The knowledgeable staff at Healthy Alternatives can help people choose the best products for their health needs, which is something that Dianne says sets their store apart from the competition. “Our employees are awesome,” she enthuses. “We always have someone in the store that can answer questions and provide guidance about supplements.”

Despite competition from larger, publically traded natural food stores such as Whole Foods, Dianne emphasizes that the personalized service and family ambiance that can only be found at small businesses like Healthy Alternatives. “If you walk in our store when you’re in a bad mood, by the time you walk out, you’re really feeling good; the store has really wonderful energy. We’ve been here for 24 years and we’re really connected to the neighborhood. Our customer’s children have grown up and now come in with their own children.”

The addition of Café Santosha has drawn more business as word is getting around about Collins’ tasty creations. She grew up working in the store and was influenced by the healthy lifestyles of her parents. With a natural knack for cooking and a creative flair for crafting healthy recipes, she made food for the store’s to-go case. The fresh food was a hit with customers, so adding a café was a logical next step.

The café, which seats 30, was built with eco-conscious materials such as flax floors and repurposed wood from local barns. Monday through Friday from 9:30 a.m. to 2:30 p.m., customers can dine in or get take-out food packaged in compostable containers.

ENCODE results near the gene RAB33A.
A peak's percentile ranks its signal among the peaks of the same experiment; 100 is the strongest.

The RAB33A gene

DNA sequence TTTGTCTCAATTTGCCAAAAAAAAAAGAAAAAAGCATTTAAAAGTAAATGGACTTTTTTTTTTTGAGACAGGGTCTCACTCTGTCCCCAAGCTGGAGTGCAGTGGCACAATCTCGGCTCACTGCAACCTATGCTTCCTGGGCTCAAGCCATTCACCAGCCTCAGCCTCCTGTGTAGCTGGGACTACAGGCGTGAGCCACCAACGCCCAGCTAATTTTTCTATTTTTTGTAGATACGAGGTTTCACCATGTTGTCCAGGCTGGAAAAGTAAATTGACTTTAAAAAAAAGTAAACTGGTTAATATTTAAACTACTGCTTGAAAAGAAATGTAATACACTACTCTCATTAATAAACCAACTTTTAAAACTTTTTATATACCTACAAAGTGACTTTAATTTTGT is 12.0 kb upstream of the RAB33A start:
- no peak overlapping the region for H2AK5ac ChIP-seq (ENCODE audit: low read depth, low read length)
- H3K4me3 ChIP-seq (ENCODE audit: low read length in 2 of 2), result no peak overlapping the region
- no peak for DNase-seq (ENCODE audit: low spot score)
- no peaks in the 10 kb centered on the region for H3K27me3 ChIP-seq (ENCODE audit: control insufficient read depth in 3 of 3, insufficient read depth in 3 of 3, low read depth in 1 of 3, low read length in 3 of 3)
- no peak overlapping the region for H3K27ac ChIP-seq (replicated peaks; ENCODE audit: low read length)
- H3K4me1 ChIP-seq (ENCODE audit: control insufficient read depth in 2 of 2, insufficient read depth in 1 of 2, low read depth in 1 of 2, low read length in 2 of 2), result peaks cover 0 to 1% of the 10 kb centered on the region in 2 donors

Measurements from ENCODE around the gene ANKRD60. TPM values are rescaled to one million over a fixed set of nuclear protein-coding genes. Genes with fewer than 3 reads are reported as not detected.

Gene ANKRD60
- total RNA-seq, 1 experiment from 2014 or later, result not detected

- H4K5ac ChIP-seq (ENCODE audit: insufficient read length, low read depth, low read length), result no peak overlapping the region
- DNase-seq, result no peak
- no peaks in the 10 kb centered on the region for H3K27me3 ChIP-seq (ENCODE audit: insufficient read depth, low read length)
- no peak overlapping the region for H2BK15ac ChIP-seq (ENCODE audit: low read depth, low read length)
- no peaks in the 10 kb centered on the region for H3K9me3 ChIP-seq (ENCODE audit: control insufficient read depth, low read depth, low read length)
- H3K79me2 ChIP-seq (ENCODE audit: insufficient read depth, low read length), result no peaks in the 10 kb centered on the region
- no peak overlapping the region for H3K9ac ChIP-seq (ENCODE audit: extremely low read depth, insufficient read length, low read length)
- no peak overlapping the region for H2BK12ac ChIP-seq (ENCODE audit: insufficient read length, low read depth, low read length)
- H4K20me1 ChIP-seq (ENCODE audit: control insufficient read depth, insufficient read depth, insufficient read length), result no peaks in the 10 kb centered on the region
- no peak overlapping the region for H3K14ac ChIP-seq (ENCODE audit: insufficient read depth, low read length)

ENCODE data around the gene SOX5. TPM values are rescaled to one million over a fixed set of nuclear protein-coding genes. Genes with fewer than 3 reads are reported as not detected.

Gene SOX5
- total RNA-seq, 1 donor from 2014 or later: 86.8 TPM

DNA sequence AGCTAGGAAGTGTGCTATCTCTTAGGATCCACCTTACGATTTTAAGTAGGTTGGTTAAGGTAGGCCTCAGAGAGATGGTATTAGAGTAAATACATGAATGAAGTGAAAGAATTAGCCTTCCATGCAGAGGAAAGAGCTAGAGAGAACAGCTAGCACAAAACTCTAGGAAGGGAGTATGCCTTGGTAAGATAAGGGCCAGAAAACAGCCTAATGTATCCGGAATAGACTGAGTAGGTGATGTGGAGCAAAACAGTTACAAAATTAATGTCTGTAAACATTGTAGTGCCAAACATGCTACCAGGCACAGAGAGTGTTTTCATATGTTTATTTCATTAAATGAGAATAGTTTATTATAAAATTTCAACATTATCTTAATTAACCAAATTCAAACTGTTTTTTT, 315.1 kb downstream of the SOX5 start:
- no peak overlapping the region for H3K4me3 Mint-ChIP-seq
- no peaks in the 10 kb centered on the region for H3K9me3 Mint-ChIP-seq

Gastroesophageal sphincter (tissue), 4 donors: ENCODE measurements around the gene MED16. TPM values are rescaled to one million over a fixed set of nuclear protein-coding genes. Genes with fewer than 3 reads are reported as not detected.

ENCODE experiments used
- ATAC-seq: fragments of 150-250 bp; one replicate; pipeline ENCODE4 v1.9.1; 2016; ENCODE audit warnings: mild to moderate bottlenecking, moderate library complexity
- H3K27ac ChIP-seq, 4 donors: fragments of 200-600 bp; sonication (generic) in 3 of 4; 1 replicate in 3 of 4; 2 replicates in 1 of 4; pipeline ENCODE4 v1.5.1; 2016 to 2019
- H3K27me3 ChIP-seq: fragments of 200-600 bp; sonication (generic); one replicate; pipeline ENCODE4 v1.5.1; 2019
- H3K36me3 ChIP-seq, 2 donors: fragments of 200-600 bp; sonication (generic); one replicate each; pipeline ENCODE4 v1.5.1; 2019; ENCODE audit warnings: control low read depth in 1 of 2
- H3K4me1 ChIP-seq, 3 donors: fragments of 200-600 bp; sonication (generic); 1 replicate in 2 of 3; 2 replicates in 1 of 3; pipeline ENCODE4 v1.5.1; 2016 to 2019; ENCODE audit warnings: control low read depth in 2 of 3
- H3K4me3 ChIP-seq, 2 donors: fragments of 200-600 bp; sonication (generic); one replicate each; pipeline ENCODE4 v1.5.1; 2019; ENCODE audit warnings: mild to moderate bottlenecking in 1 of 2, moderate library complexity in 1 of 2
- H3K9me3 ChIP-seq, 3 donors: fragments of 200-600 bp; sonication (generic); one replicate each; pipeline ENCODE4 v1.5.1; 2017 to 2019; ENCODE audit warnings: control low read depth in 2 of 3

Collins and her five employees use as many local and organic ingredients as possible. Two homemade soups are offered daily, and there are rotating seasonal menus. Fall specials include a salad of mixed greens, local raw kale, chiligarlic chickpeas, roasted sweet potatoes, toasted hazelnuts, raw green apple and avocado, topped with creamy misomustard vinaigrette. The Gratin entrée is made with roasted butternut squash, apples and leeks, seasoned with sage and served over kale.

The menu is largely vegetarian, but omnivores can find some choices with meat. Customers can also choose unique items such as Kraut Grilled Cheese or Open-Faced Salmon sandwiches. Breakfast is served all day. A gluten-free, coconut milk rice pudding is available if one wants dessert, and the food can be washed down with a gluten-free pumpkin spice latte, complementary spring water, a beverage from the cooler or kombucha or kefir on tap; the latter two available in the store.

Collins also makes muffin and scones, all made with less sugar than most baked goods. She uses organic fruit and nuts. The café has an open setting where customers can watch their food being prepared. Collins also offers demo dinner nights, which feature a five-course, all vegetarian dinner. Attendees can observe and learn as Collins cooks, and they can also browse in the store. The tables are rearranged into family style seating.

“We have five women working here and were like a little family, and very supportive of each other,” Collins says. “We have personal touches like flowers from my mom’s garden arranged on the tables.”

The Burg family believes those personal elements help make local businesses key to the economy and the community. “Having the café really rounds us out,” Dianne says. “Healthy eating is a way of life, and a lifestyle we live. A lot of people who own health food stores that don’t live the life. We’re sharing our knowledge and commitment to community as a whole, and that’s a real motivation.”

Healthy Alternatives and Café Santosha is located at 7150 Hamilton Blvd., Trexlertown. For more information, call 610-366-9866 (Healthy Alternatives), 610-366-1711 (Café Santosha) or visit HealthyAlt.com.

Sheila Julson is a Milwaukee-based freelance writer and contributor to Natural Awakenings magazines throughout the country.